Kindness is key to resilience – part 1

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In June 2020, AUDREY LIN from Service Space spoke with PURNIMA RAMAKRISHNAN about the qualities needed to live a life of kindness, and the relationship between kindness and resilience


Q: Hello Audrey. A warm welcome to you. Thank you for joining us today.

AL: Hello. Thank you for having me. It’s such an honour to be here.

Q: Audrey, my first question to you is about small acts of kindness. You know, a kind stranger can pay for your coffee and you can pay it forward. All these things can bring a smile to your face for a short period, but how exactly can these things save the world or how can they transform humanity?

AL: That’s a great question. I’m just touched to be here and happy to have this conversation with you. A lot of people think kindness is a sweet thing. It’s really cute, it’s heart-warming, but maybe it’s not that serious. When push comes to shove and you must get things done, you don’t necessarily always go with the kinder act. So, this question of, “Can kindness really make an impact or change the world in some way?” is a good question. It’s up for grabs. A story that comes to mind is one I heard a few years back. Hugo Diaz is a social worker in New York City, and one day he is taking a train home and he gets off a stop before his usual stop; he is going to a diner to have dinner, and then he’ll go home.
When he is walking towards the exit of the subway, a young teenager points a knife at him and says, “Give me your wallet.”
Hugo stops, takes out his wallet and hands it over. The teenager starts to run away, and Hugo calls out “Hey, it’s a cold night. You want my jacket too?” The teenager stops, thinking, “In robbery 101 they didn’t tell you what to do when the person you’re robbing wants to offer you something else!” He turns around and says, “Yeah, I’ll take your jacket.”
So, Hugo takes off his jacket and gives it to him, saying, “You know, I’m actually going to get some dinner. Would you like to join me? I’m going to go to this diner.” The teenager is just dumbfounded. And he decides, “This guy seems kind of nice. Maybe I’ll just follow him and see where he goes.”
So, they go to the diner. Now, Hugo goes to this diner often, so when he gets there, the waiting staff, the owners, the cooks all know him, and they’re like, “Hi Hugo, how are you doing?” He sits down, and the teenager asks, “How does everyone know you? Who are you?”
So Hugo says, “I come here a lot.” They order dinner and have a nice meal. At the end of the meal, they get the bill and Hugo says, “I’d love to treat you to this dinner, but you have my wallet.”
The teenager takes out the wallet from his pocket, and slides it across the table to him.
Then Hugo says, “You know, I’d love for you to give me something else too. I’d love for you to give me your knife.”
And the teenager takes out his knife and slides it across the table to him also.

What really struck me about this story is that it wasn’t just how he reacted in that moment. It is all the moments beforehand that build up to who you are in every moment. He works as a social worker, so he probably has experience with a lot of youth who are in difficult environments. And judging by how the diner people welcomed him, he’s probably a nice guy. And so, I think the question really comes down to this: We think about how to change the world, how to make a difference, how to end poverty, how to resolve education, how to create more equity in the world. Those are big questions, but I think there is something that comes up in that moment, when a teenager slides a knife across the table, saying, I don’t want to be the person who has to rob people. I want to be the person who can treat people to a meal.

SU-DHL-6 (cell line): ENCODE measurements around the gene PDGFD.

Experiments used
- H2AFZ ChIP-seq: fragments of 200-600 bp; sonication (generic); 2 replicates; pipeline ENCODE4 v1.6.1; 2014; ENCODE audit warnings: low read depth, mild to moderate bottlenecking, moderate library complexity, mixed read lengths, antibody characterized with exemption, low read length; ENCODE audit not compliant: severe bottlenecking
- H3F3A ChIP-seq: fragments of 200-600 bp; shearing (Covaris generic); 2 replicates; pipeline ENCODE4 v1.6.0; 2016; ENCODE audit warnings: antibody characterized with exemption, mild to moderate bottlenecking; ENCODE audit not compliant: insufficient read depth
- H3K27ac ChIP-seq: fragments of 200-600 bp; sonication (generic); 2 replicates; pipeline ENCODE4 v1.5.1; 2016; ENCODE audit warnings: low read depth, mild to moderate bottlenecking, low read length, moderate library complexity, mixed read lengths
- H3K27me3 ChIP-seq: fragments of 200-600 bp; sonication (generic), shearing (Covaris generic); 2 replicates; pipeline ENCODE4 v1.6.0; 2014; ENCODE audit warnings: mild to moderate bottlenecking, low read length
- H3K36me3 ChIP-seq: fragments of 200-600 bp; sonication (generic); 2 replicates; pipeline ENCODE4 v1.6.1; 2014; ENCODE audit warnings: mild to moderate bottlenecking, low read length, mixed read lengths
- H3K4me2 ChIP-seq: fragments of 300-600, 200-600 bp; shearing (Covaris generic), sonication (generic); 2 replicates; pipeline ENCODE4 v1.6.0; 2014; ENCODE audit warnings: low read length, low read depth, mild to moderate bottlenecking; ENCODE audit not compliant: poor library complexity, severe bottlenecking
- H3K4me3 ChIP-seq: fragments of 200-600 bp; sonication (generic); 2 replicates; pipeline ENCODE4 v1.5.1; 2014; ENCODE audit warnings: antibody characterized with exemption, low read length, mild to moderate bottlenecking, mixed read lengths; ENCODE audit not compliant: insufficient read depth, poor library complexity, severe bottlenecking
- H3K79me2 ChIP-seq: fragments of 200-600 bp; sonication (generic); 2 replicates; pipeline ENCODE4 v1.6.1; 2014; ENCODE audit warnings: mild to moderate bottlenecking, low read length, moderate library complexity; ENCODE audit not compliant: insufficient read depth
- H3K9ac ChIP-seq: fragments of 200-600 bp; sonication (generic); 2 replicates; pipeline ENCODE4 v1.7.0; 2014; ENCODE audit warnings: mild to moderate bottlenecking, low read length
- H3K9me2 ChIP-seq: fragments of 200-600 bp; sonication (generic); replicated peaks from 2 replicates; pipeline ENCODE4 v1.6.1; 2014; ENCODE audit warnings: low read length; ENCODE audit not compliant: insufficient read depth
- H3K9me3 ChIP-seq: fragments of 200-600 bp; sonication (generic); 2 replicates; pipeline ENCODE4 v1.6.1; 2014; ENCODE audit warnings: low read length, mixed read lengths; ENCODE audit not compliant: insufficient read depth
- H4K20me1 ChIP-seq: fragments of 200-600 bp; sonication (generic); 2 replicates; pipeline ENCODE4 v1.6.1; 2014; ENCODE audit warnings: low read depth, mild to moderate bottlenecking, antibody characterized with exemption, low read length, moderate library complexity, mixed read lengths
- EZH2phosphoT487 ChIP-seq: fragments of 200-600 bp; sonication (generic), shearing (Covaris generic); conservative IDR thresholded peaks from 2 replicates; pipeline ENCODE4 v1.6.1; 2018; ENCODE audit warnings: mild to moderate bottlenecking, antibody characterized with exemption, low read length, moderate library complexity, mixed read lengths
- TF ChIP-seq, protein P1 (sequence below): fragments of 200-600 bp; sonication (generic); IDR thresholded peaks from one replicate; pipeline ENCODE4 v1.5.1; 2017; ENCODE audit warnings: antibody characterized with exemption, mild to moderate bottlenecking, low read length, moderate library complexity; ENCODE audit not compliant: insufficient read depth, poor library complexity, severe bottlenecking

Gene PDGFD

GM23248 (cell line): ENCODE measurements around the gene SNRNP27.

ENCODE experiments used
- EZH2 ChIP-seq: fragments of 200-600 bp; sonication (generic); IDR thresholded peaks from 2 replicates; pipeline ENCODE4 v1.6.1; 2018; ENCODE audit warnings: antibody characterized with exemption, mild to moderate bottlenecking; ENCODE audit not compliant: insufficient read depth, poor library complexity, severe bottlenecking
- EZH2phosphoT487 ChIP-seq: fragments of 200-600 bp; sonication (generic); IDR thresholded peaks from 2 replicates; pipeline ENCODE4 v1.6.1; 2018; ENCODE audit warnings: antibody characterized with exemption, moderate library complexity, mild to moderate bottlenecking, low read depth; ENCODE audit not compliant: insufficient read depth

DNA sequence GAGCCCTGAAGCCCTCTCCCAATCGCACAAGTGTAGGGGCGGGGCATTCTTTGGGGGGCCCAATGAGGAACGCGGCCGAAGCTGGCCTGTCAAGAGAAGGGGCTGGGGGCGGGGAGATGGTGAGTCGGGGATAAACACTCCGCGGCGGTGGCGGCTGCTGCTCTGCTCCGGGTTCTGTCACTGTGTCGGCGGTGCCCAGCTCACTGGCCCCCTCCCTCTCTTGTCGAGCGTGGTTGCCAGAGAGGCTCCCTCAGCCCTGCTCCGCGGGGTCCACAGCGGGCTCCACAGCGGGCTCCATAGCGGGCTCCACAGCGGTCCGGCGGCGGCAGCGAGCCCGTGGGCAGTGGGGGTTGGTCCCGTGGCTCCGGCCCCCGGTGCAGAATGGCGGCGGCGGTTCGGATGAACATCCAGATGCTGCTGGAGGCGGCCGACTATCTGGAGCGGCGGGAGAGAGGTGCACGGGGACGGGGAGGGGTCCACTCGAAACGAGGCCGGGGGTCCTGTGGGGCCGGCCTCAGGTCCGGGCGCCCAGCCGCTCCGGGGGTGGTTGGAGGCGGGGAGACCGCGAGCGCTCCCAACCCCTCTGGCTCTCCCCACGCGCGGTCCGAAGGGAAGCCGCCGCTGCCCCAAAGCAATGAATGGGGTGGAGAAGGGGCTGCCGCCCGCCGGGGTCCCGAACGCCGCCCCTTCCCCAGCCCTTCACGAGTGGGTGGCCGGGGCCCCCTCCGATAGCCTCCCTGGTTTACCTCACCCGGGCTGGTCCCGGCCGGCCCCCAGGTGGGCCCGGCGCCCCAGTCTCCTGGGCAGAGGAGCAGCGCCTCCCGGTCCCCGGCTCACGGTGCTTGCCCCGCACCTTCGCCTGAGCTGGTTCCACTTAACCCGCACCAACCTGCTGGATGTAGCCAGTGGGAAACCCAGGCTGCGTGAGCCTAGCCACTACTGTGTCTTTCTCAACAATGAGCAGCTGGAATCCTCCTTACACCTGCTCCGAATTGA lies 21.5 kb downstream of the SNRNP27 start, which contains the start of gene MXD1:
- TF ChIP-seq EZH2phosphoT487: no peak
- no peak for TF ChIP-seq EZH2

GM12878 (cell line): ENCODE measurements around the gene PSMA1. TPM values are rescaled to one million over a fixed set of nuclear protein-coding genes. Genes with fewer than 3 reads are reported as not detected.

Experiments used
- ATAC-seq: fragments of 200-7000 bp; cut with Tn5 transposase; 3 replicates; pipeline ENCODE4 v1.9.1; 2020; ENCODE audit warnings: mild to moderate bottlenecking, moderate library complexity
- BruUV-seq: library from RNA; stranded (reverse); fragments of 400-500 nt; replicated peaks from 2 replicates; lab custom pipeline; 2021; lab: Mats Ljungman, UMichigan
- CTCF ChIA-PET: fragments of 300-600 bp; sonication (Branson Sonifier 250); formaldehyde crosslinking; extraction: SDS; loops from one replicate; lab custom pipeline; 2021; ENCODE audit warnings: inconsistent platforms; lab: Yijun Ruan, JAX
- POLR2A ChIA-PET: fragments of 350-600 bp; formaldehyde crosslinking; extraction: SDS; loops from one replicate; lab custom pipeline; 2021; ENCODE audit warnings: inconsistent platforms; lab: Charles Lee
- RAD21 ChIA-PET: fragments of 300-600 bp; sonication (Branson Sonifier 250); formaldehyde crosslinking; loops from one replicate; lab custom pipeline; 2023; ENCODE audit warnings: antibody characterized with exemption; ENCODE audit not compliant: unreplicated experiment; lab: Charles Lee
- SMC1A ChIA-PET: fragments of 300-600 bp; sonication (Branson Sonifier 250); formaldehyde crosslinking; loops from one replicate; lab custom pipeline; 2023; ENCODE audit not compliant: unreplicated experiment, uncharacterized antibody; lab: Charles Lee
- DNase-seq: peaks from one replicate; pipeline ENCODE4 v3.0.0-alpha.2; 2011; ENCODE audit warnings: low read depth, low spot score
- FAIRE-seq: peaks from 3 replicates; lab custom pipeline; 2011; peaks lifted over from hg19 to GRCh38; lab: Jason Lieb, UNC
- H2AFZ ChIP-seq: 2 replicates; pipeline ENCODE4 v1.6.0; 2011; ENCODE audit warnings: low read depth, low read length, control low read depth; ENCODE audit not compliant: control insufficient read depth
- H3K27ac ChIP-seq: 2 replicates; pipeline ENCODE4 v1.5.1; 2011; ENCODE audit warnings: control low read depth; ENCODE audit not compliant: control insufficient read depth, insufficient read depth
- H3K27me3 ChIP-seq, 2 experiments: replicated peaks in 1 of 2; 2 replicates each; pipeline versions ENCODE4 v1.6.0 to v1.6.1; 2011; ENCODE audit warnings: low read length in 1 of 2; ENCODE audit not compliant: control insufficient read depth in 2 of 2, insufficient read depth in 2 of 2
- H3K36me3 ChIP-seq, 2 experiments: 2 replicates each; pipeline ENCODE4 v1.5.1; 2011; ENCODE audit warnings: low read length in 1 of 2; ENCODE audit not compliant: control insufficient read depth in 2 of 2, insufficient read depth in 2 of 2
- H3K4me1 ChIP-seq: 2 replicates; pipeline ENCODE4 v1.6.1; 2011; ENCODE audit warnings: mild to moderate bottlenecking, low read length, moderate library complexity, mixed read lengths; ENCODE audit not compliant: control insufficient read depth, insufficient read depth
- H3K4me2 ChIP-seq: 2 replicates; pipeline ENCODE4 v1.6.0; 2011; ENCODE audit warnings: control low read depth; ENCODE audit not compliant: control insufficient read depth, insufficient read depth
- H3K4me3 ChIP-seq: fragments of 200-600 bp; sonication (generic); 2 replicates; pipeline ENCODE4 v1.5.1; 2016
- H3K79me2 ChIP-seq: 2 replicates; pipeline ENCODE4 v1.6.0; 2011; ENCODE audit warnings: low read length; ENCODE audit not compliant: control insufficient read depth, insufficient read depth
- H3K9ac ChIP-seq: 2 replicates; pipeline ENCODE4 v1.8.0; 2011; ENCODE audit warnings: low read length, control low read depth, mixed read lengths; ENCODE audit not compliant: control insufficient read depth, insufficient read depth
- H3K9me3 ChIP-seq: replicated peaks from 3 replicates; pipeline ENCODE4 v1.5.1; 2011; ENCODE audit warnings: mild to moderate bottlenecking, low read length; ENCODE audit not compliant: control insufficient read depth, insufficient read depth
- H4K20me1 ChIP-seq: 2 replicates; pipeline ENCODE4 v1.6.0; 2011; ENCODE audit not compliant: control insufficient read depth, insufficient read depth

All of us are really looking for a gentler world,
and we’re all practicing that in our own way.
And what if it ripples out and, at some point,
there is a critical mass of gentleness.
What would that look like?”


You can’t plan for a thing like that. I think you cultivate habits that become your natural response. So, when someone comes to you with violence, with force, with power, with a knife, your neural pathways are wired in such a way that you think, “Oh, that kid looks cold, let me give him my jacket too.” The power of that is hard to define, but if we all do these small acts and practices, and transform ourselves along the way, what does that look like at scale? One of our volunteers once said, “What if we had a critical mass of gentleness? All of us are really looking for a gentler world, and we’re all practicing that in our own way. And what if it ripples out and, at some point, there is a critical mass of gentleness. What would that look like?”

Q: Kindness is a powerful weapon, isn’t it? It makes us feel that everything is connected to everything else. Every act of kindness is probably connected to every other soul. That story touched my heart. Which leads to the next question: How does a culture of compassion work in practical terms? For example, when an organization needs to look at the economic cost of kindness and compassion, it appears to be a little bit complicated. How can we sustain this principle? How can our economies and cultures, which are already based on capitalism and consumerism, use this as a guiding force? How can a profit-based ecosystem thrive with this kind of culture?

AL: In our market economy, we are conditioned to focus on developing a product. In a company, it’s on developing a product. In a non-profit or NGO, it’s on delivering an impact. And everything is packaged in a way that it can be shared and exchanged in the world. We have spent a lot of time innovating for efficiency and we have lost the resiliency of relationships along the way.

Many people feel this way in their workplaces, where they’re just a cog in the machine, working that way. You never know, the person next to you might have a family member who’s struggling with cancer, or someone disappears one day and you find out they had a death in the family and they’re on leave for two weeks. There’s something efficient about just focusing on designing a product, but there’s something lost in not taking the time to really get to know who you’re working with. Or not having the structure or the space to engage in that interconnection.